Thursday, May 3, 2012

Part IV: I Said...This is a Textbook Example for Hollows and Rounds

Over the last few days I have detailed several moulding profiles for a tall case clock that an acquaintance is copying of a clock made by his great great grandfather.

Today we will take a quick look at the final profile we made. This profile is subtly different than the profile we made yesterday. (Who knows, the original intention may have been for the same profile.)

Snipes bill followed by rabbet.

#4 round followed by #8 round

#2 hollow

Take note the the entire profile is lower than the original surface. This was not the case yesterday. 

Additionally, the bead is closer to that back fillet here than yesterday's astragal. (note: Yesterday's bead was technically an astragal because it was raised from the surrounding flat surfaces. We have a sharp quirk on the back side here, not a flat.) 

Finally, today's cove is much more elliptical than yesterday's, which was more of a circle segment. How do I know this? When it comes to copying a piece, just hold your planes up to the moulding you're copying (with the iron out). You'll easily be able to see if a cove is cut with an 8, 4 or both, depending upon how the plane matches the profile.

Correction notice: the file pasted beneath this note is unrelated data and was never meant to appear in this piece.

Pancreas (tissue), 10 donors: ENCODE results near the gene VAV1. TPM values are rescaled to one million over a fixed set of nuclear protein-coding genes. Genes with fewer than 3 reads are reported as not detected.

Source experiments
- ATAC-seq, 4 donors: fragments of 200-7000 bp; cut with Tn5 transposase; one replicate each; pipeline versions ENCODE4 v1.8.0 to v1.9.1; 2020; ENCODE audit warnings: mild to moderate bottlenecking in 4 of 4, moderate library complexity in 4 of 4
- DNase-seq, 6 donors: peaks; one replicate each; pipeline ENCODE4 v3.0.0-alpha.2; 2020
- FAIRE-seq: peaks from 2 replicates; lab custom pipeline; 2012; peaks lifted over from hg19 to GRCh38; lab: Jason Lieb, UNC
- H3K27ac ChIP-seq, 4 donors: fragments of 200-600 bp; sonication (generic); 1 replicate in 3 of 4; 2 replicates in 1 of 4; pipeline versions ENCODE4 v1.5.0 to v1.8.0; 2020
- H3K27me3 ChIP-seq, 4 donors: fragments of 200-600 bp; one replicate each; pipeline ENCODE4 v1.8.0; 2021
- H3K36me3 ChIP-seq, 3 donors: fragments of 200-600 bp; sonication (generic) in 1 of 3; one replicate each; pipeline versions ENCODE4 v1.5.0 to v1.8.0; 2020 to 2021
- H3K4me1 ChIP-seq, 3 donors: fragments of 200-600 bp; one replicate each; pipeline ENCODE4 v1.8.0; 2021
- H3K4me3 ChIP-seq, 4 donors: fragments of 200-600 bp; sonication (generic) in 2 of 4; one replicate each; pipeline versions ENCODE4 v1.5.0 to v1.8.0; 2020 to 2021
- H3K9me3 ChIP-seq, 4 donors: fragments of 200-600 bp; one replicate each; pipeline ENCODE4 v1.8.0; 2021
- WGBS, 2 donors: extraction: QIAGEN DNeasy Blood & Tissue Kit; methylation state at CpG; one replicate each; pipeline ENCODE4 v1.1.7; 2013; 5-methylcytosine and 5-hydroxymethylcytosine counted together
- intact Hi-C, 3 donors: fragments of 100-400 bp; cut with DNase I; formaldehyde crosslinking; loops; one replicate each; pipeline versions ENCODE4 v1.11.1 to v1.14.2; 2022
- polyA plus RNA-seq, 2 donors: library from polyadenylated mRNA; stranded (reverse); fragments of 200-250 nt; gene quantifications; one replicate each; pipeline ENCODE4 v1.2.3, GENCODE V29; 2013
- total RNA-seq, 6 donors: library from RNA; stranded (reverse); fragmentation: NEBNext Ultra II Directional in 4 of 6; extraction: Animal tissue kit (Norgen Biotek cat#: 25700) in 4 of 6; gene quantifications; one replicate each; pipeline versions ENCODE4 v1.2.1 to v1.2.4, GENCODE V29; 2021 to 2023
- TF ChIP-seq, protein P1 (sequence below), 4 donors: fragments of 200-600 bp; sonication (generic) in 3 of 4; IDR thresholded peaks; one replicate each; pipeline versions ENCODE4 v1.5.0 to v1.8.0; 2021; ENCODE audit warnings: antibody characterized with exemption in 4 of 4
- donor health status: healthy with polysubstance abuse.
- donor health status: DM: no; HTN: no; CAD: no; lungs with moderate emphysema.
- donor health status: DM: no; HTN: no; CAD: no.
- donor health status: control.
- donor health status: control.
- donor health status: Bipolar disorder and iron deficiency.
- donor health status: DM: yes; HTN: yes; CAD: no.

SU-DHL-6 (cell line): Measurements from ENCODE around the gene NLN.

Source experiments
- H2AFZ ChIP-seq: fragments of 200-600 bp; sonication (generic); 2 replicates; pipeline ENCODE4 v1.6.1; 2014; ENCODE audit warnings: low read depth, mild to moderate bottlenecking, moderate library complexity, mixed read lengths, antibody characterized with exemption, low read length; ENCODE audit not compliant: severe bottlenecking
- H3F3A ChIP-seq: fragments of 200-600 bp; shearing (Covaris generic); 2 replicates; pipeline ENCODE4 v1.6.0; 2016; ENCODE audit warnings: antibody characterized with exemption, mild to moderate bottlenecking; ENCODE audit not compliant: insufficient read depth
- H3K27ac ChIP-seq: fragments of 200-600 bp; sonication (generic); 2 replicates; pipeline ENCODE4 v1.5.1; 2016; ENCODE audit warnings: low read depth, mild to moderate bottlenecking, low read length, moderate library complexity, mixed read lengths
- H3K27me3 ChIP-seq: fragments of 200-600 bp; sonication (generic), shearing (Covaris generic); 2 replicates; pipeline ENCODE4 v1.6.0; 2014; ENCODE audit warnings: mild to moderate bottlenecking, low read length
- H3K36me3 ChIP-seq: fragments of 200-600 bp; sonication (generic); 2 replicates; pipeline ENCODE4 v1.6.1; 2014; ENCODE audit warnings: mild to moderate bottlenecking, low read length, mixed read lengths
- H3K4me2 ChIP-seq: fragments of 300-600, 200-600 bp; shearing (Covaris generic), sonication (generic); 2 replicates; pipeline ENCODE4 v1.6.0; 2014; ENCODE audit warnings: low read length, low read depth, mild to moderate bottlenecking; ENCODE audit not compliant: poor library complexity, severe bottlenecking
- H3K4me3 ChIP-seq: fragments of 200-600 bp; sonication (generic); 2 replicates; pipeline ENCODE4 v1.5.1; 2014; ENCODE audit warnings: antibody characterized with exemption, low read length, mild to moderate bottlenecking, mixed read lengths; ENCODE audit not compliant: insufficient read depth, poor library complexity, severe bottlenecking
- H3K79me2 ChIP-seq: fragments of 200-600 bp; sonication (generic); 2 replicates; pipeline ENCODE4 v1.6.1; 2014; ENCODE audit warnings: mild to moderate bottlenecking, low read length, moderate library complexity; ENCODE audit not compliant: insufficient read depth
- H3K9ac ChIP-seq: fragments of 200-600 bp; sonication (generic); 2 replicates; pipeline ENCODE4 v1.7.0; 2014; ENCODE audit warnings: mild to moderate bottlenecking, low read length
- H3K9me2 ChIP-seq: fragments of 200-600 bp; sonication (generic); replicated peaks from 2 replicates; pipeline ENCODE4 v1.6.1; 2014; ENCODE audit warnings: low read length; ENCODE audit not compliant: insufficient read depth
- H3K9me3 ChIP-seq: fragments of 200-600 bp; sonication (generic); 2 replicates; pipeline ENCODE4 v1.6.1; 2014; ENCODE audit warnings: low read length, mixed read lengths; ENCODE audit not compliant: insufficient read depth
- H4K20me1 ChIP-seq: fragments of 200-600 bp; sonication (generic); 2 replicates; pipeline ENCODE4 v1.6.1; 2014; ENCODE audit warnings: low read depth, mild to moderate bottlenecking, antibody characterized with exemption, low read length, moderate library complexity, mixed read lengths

Bill and I did not address the hood's crown along the top because he had not yet decided how he will cut the arch, which was originally carved.


  1. Really enjoying this series (and all your posts.) Makes me see how powerful this set of tools really is. I question how would one know how to select the right moldings without a vintage item to copy completely? I say this because if I were making "a clock" I wouldn't have even thought to make 4+ different moldings. Infinite options could be just as limiting as having only a 1/4" round-over bit if you don't know how to choose.

  2. Matt

    Thanks for another great series! I learn a lot from every one of your posts. I am really looking forward to your book.

    Herb Kettler

  3. Go to museums and antique shops if you can. Pick up furniture books and get a magnifying glass. Start a conversation with George Walker ( or Don McConnell.

    Copying pieces is a good place to start. Drawing is too.

    The book that I'm writing will have several profiles in it.